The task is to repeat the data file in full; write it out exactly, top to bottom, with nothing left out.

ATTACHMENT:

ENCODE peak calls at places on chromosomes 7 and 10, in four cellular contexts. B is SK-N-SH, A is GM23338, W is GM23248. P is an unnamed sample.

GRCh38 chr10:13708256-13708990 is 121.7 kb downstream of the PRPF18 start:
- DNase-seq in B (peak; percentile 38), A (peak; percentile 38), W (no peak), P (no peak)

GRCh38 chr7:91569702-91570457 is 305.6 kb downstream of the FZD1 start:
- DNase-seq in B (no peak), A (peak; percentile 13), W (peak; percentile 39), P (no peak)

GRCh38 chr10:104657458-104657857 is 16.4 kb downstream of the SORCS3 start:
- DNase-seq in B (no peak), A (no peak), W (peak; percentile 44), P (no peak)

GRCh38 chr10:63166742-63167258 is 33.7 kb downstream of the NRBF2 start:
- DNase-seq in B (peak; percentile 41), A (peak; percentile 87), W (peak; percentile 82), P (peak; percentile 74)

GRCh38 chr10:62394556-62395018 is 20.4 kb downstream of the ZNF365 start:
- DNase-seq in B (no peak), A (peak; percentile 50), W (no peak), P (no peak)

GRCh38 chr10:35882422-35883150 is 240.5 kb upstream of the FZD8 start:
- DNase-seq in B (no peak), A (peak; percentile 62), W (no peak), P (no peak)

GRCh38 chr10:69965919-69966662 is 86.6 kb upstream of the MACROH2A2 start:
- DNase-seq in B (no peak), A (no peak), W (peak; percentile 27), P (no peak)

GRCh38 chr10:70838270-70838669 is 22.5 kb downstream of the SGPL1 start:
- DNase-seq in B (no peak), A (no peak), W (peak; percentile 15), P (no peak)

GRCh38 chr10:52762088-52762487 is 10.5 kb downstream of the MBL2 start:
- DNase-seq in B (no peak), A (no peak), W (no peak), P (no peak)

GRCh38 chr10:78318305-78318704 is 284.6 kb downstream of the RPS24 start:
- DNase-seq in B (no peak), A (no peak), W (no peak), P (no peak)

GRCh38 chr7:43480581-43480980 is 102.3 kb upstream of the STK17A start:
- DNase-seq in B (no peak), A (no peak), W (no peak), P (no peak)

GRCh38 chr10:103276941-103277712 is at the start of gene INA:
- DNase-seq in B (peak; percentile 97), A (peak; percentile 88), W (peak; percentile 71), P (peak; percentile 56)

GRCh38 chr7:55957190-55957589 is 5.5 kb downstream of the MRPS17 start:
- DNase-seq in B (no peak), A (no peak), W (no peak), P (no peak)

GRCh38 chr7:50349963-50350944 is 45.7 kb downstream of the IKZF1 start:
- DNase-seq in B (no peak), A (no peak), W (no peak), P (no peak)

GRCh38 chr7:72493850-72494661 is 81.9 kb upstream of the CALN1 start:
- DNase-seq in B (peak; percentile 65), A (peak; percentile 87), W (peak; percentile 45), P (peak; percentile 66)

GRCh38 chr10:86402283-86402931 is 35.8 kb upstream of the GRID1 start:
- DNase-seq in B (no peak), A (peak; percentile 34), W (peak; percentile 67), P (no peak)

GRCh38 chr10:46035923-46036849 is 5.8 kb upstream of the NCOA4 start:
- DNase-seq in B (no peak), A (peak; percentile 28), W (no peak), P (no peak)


ENCODE peak calls at places on chromosomes 7 and 10, in four cellular contexts. B is SK-N-SH, A is GM23338, W is GM23248. P is an unnamed sample.

GRCh38 chr10:13708256-13708990 is 121.7 kb downstream of the PRPF18 start:
- DNase-seq in B (peak; percentile 38), A (peak; percentile 38), W (no peak), P (no peak)

GRCh38 chr7:91569702-91570457 is 305.6 kb downstream of the FZD1 start:
- DNase-seq in B (no peak), A (peak; percentile 13), W (peak; percentile 39), P (no peak)

GRCh38 chr10:104657458-104657857 is 16.4 kb downstream of the SORCS3 start:
- DNase-seq in B (no peak), A (no peak), W (peak; percentile 44), P (no peak)

GRCh38 chr10:63166742-63167258 is 33.7 kb downstream of the NRBF2 start:
- DNase-seq in B (peak; percentile 41), A (peak; percentile 87), W (peak; percentile 82), P (peak; percentile 74)

GRCh38 chr10:62394556-62395018 is 20.4 kb downstream of the ZNF365 start:
- DNase-seq in B (no peak), A (peak; percentile 50), W (no peak), P (no peak)

GRCh38 chr10:35882422-35883150 is 240.5 kb upstream of the FZD8 start:
- DNase-seq in B (no peak), A (peak; percentile 62), W (no peak), P (no peak)

GRCh38 chr10:69965919-69966662 is 86.6 kb upstream of the MACROH2A2 start:
- DNase-seq in B (no peak), A (no peak), W (peak; percentile 27), P (no peak)

GRCh38 chr10:70838270-70838669 is 22.5 kb downstream of the SGPL1 start:
- DNase-seq in B (no peak), A (no peak), W (peak; percentile 15), P (no peak)

GRCh38 chr10:52762088-52762487 is 10.5 kb downstream of the MBL2 start:
- DNase-seq in B (no peak), A (no peak), W (no peak), P (no peak)

GRCh38 chr10:78318305-78318704 is 284.6 kb downstream of the RPS24 start:
- DNase-seq in B (no peak), A (no peak), W (no peak), P (no peak)

GRCh38 chr7:43480581-43480980 is 102.3 kb upstream of the STK17A start:
- DNase-seq in B (no peak), A (no peak), W (no peak), P (no peak)

GRCh38 chr10:103276941-103277712 is at the start of gene INA:
- DNase-seq in B (peak; percentile 97), A (peak; percentile 88), W (peak; percentile 71), P (peak; percentile 56)

GRCh38 chr7:55957190-55957589 is 5.5 kb downstream of the MRPS17 start:
- DNase-seq in B (no peak), A (no peak), W (no peak), P (no peak)

GRCh38 chr7:50349963-50350944 is 45.7 kb downstream of the IKZF1 start:
- DNase-seq in B (no peak), A (no peak), W (no peak), P (no peak)

GRCh38 chr7:72493850-72494661 is 81.9 kb upstream of the CALN1 start:
- DNase-seq in B (peak; percentile 65), A (peak; percentile 87), W (peak; percentile 45), P (peak; percentile 66)

GRCh38 chr10:86402283-86402931 is 35.8 kb upstream of the GRID1 start:
- DNase-seq in B (no peak), A (peak; percentile 34), W (peak; percentile 67), P (no peak)

GRCh38 chr10:46035923-46036849 is 5.8 kb upstream of the NCOA4 start:
- DNase-seq in B (no peak), A (peak; percentile 28), W (no peak), P (no peak)